Originally Posted by allikat View Post
You need to swap routerB for a high grade layer 3 switch with Vlan functionality.
The other method, is to change the IP setup for one of the houses and set routerB into simple switch mode (IE no DHCP etc).

What you do:
Set router A to IP 192.168.0.1 with the IP scope of 192.168.0.x and netmask of 255.255.0.0, with default gateway of 192.168.0.1
Set router C to IP 192.168.1.1 with the IP scope of 192.168.1.x and the same netmask. with default gateway of 192.168.1.1


The netmask and IP setup will allow communication between the networks and retain the right default routers.
Yes, but I would need to manually configure each host as to what gateway to use, or I would have only one DHCP server, so I would need to configure IP-MAC binding for each host, which is very impractical and requires reconfiguration for each new host. Also, this would hamper security, as all the hosts in both apartments are in the same broadcast domain.

Quote:
Originally Posted by OutOfBalanceOX View Post
change the DHCP addresses.....
See the above.

Quote:
Originally Posted by citruspers View Post
Well yes, the router needs to be aware of what networks hide behind which router. I set it up in the lab today (quite the coincidence), and just made sure every router propagated it's adjecent networks (2 networks for B in your case) to the other routers.

I'm lazy, I like routing protocols.
Please explain more. Lets say I only want to do this using static routes (which should be easily possible)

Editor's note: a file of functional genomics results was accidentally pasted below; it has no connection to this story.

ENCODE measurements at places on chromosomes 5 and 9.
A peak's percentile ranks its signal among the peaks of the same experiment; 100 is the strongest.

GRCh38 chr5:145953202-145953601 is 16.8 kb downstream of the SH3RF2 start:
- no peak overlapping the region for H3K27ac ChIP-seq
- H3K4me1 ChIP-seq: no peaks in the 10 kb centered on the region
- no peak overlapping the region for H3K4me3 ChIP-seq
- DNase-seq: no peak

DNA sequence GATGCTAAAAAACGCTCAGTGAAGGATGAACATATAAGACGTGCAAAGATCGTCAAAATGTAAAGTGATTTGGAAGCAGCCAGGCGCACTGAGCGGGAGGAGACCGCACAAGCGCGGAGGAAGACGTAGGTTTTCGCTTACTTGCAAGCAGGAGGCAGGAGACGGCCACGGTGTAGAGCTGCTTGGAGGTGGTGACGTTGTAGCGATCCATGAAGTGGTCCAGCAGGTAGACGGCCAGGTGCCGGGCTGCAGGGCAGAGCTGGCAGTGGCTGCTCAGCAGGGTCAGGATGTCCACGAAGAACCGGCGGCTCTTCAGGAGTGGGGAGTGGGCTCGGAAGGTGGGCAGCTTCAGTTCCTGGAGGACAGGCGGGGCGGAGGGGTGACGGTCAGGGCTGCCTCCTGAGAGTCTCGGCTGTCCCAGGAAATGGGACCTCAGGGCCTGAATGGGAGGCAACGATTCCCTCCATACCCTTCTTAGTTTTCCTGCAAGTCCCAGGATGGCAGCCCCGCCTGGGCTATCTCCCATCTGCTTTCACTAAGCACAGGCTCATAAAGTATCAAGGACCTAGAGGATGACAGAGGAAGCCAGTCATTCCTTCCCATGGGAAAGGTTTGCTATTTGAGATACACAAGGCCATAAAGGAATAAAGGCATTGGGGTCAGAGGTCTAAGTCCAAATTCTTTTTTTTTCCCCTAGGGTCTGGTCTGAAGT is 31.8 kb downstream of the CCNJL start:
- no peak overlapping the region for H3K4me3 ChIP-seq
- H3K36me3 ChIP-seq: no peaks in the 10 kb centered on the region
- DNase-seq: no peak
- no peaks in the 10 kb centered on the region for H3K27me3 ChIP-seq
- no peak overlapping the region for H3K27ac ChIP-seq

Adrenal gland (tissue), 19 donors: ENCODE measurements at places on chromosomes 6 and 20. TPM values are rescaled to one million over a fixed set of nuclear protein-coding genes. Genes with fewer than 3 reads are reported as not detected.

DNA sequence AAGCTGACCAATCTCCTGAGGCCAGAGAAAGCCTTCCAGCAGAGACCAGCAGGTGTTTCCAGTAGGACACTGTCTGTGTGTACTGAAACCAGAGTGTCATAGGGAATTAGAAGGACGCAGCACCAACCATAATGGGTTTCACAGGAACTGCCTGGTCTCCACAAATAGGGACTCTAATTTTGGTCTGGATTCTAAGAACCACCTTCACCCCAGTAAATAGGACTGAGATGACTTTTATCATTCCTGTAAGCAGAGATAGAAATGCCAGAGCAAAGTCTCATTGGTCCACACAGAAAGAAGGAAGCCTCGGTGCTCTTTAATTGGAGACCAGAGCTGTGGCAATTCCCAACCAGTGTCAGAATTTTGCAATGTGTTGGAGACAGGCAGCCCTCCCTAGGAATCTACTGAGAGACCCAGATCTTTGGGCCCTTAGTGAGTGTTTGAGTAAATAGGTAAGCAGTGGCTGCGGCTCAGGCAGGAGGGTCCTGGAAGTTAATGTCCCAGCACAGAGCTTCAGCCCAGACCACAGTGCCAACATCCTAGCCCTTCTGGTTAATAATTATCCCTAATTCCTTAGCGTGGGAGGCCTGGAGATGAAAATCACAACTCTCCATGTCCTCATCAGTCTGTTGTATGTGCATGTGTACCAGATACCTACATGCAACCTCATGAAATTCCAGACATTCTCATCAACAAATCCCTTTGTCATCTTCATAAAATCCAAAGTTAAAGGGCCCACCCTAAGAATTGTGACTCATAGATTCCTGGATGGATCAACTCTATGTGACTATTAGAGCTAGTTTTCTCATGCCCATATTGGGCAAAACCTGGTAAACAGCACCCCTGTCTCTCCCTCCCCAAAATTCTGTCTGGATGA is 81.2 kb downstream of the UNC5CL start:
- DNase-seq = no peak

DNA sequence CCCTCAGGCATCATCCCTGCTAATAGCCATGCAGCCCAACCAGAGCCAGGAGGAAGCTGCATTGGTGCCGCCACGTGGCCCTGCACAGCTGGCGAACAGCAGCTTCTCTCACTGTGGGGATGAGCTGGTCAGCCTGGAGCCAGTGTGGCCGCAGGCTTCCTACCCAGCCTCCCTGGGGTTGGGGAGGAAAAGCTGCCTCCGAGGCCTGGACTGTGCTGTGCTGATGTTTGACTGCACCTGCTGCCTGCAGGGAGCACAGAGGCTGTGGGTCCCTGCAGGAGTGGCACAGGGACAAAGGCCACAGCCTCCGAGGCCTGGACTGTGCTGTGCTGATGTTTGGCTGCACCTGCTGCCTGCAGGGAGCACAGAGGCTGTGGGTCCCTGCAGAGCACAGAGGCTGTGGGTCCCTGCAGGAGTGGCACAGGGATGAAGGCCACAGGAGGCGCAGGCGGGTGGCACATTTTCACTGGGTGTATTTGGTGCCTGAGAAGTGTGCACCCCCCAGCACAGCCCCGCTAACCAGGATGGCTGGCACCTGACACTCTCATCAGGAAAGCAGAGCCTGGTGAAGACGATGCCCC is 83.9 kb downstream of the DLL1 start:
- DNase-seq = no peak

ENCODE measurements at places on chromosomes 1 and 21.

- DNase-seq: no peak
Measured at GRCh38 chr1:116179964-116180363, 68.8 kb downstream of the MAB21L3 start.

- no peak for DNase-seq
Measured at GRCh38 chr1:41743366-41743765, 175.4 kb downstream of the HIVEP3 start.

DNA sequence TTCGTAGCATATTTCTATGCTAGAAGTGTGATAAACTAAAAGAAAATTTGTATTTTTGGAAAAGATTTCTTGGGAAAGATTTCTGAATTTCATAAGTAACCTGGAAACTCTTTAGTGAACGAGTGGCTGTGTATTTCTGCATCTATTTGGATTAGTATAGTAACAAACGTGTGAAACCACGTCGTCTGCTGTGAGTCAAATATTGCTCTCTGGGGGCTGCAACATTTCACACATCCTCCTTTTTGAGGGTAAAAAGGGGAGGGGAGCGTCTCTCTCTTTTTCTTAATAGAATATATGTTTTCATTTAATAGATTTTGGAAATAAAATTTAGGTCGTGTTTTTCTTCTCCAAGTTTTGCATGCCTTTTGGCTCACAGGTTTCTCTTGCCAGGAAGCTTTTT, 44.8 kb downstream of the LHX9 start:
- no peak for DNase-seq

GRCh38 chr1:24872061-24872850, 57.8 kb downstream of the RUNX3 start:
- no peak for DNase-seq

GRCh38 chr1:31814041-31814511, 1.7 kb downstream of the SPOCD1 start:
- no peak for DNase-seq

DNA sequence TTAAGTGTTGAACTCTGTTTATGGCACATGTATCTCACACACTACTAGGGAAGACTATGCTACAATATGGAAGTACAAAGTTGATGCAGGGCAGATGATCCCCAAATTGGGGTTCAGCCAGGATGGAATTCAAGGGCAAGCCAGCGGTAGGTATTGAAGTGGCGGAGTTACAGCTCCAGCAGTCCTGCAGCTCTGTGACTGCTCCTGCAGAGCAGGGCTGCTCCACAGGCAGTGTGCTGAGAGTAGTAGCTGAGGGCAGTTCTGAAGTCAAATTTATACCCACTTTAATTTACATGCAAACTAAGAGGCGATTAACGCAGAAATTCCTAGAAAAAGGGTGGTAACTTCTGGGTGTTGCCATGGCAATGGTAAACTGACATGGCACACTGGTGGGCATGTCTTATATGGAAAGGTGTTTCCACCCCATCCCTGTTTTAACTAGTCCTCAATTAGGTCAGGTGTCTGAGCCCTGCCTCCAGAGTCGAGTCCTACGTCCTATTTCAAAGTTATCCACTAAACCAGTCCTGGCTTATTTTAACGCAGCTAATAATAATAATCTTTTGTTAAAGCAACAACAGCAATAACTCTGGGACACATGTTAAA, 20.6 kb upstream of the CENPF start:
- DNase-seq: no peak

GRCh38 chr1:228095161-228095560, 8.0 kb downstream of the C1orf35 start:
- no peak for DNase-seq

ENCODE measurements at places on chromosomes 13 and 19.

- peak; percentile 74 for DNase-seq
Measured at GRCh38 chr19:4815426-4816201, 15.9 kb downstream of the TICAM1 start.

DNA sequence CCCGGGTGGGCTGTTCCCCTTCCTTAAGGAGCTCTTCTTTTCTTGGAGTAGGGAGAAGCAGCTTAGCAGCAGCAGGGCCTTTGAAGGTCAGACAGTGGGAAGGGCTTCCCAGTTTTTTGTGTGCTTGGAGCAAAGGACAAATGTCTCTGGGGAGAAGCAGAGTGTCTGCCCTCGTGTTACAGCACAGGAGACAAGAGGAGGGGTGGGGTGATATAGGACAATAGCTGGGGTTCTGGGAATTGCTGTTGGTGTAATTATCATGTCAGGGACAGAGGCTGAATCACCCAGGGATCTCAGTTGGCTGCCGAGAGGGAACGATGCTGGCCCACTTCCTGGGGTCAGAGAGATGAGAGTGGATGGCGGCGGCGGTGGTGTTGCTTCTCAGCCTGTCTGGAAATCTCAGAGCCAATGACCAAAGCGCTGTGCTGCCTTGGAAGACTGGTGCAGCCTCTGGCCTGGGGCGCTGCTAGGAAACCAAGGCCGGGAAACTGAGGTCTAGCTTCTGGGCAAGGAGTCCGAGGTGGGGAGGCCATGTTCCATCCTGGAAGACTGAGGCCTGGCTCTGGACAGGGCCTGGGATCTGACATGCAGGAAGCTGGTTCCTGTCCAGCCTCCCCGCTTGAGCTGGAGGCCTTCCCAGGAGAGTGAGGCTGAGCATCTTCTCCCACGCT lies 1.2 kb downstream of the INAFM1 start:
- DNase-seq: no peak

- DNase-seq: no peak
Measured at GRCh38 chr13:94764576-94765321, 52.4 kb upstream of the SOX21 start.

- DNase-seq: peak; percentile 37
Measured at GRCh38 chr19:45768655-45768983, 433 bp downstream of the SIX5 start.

The way I see it, if I have the routing tables on Router A and Router C configured properly (see the original post, they should be OK) I just need to do something to Router B for this setup to work.
Edited by tomaskir - 2/14/11 at 8:43am
post #20 of 59
Quote:
Originally Posted by tomaskir View Post
Yes, but I would need to manually configure each host as to what gateway to use, or I would have only one DHCP server, so I would need to configure IP-MAC binding for each host, which is very impractical and requires reconfiguration for each new host. Also, this would hamper security, as all the hosts in both apartments are in the same broadcast domain. each host



See the above.
DHCP automatically assigns addresses, they can only be connected into one router and a bridge would allow communication between the routers. So all you have to do is set one router to assign addresses 192.168.0.0/24 and one to assign addresses 192.168.1.0/24
It's really pretty simple